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Steve Layton
Steve Layton

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Attempting to Learn Go - Continuing REST Adventures

Continuing Adventures

Last time we put together a small program to query a REST API and print out the response. Not overly useful but a good learning experience none the less. This time we're going to take that and actually try to do something with it - hopefully, I'll figure out what before we get to the end of the post.

The JSON Response

In order to use the JSON response from and we'll need to get it from JSON into a structure Go can work with. Using our example response from the previous post we can take a shortcut to create our struct over at JSON-to-Go site

Here's our original object...

  "args": {},
  "headers": {
    "Accept-Encoding": "gzip",
    "Connection": "close",
    "Host": "",
    "User-Agent": "Go-http-client/1.1"
  "origin": "68.211.xx.xx",
  "url": ""

And our auto-generated result...

type AutoGenerated struct {
  Args struct {
  } `json:"args"`
  Headers struct {
    AcceptEncoding string `json:"Accept-Encoding"`
    Connection     string `json:"Connection"`
    Host           string `json:"Host"`
    UserAgent      string `json:"User-Agent"`
  } `json:"headers"`
  Origin string `json:"origin"`
  URL    string `json:"url"`

That's a pretty good translation but, we don't want exactly what the site spat out at us. We're going to change the Args and the Header sections a bit making them a map.

type HTTPBinResponse struct {
  Args    map[string]string `json:"args"`
  Headers map[string]string `json:"headers"`
  Origin  string            `json:"origin"`
  URL     string            `json:"url"`

A map is basically a key/value pair, which is perfect for holding query parameters and headers. This makes our struct a bit simpler to use and we can just loop through Args, or Headers if need be.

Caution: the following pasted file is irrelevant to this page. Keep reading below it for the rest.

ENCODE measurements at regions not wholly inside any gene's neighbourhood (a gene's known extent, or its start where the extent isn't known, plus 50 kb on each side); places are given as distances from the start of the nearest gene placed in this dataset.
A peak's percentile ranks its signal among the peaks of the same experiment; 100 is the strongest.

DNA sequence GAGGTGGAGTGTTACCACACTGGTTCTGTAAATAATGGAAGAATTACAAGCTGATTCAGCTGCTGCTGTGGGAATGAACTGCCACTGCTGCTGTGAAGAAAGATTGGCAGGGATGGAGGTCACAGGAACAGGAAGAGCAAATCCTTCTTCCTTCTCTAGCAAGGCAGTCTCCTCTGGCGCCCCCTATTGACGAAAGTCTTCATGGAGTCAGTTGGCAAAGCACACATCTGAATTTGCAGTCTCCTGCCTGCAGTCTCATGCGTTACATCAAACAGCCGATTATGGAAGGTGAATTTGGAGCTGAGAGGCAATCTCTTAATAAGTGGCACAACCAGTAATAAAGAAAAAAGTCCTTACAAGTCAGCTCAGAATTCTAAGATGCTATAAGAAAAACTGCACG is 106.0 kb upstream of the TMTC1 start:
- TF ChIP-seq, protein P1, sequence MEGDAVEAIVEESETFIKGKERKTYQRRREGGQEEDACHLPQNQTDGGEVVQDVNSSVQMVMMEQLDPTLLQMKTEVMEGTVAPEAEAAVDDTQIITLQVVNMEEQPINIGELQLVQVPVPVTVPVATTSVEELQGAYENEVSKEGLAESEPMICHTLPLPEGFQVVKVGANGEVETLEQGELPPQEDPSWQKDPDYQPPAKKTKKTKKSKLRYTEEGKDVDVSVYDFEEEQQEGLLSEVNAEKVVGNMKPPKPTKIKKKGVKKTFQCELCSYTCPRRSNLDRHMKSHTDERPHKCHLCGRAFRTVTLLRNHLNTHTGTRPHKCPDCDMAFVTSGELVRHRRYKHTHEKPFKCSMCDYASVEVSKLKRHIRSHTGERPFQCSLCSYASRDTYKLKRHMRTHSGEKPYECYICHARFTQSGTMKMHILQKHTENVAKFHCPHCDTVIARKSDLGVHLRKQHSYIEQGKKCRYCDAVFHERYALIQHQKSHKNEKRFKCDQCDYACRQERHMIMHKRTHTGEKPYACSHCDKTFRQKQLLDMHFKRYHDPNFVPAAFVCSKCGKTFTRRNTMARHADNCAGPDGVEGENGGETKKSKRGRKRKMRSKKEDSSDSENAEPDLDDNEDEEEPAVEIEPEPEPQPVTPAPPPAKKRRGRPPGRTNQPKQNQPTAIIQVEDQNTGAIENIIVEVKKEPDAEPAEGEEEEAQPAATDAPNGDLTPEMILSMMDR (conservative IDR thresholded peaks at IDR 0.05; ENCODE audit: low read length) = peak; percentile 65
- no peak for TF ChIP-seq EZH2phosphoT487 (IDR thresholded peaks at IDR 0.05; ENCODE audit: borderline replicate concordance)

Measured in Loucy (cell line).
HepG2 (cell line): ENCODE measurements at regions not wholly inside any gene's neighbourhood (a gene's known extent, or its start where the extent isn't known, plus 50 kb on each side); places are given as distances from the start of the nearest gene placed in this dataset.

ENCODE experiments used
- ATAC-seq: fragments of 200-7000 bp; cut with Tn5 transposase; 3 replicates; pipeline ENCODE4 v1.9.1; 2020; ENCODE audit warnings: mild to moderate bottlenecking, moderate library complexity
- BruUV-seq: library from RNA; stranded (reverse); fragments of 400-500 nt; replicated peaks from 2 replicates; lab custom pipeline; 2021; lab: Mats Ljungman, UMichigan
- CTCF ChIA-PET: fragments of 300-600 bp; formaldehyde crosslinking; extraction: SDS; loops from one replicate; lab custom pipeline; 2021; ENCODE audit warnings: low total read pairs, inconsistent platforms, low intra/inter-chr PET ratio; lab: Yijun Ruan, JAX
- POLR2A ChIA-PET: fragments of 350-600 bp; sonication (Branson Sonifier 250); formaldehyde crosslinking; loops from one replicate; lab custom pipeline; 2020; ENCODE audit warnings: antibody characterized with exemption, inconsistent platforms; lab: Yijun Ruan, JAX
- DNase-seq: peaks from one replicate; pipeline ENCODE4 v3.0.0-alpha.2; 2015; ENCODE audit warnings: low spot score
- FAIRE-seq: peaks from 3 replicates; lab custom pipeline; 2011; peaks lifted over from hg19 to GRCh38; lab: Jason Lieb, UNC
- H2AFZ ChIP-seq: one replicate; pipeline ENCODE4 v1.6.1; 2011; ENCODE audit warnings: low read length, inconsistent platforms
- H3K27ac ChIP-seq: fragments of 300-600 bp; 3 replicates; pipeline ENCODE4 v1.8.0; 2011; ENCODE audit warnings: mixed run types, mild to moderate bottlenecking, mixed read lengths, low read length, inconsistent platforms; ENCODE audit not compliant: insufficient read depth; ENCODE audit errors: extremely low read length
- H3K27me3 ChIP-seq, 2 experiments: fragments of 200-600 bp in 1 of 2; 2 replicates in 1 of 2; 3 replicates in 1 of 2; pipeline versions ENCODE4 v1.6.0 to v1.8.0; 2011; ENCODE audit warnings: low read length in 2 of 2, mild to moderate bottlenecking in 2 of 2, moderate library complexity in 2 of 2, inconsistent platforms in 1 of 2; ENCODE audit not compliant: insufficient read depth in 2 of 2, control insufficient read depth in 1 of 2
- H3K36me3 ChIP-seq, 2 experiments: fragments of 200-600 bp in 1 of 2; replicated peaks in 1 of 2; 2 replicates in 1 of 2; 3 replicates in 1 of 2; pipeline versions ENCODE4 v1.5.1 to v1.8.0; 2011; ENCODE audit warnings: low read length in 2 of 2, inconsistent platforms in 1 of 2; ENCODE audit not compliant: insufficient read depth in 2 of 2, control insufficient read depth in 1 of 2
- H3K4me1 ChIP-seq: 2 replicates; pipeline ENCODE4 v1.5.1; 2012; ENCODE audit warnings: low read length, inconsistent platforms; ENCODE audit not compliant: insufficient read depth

We have only made a few other small changes from the last post so I won't go back through the entire thing again. First, we've updated the URL we are calling to include two query parameters. This is so we can use our new Args map.

  APIURL := ""

Jumping down to after our response is received we create a new variable r of type HTTPBinResponse. This holds the struct we created for our response. Next, we use json.Unmarshal to "un-marshal" the JSON object into our struct.

  var r HTTPBinResponse
  json.Unmarshal(body, &r)

Now all's that if left is - that's right printing the data. We'll print it out a couple different ways, first, the full struct and the User Agent returned and finally the second argument. In practice you may not know exactly which headers (other than the standard HTTP headers) or arguments are returned but since this is just an example we just go for it.

  fmt.Printf("%#v\n\n", r)
  fmt.Printf("%v\n\n", r.Headers["User-Agent"])
  fmt.Printf("%v\n", r.Args["arg2"])

You can find the code for this and most of the other Attempting to Learn Go posts in the repo on GitHub.

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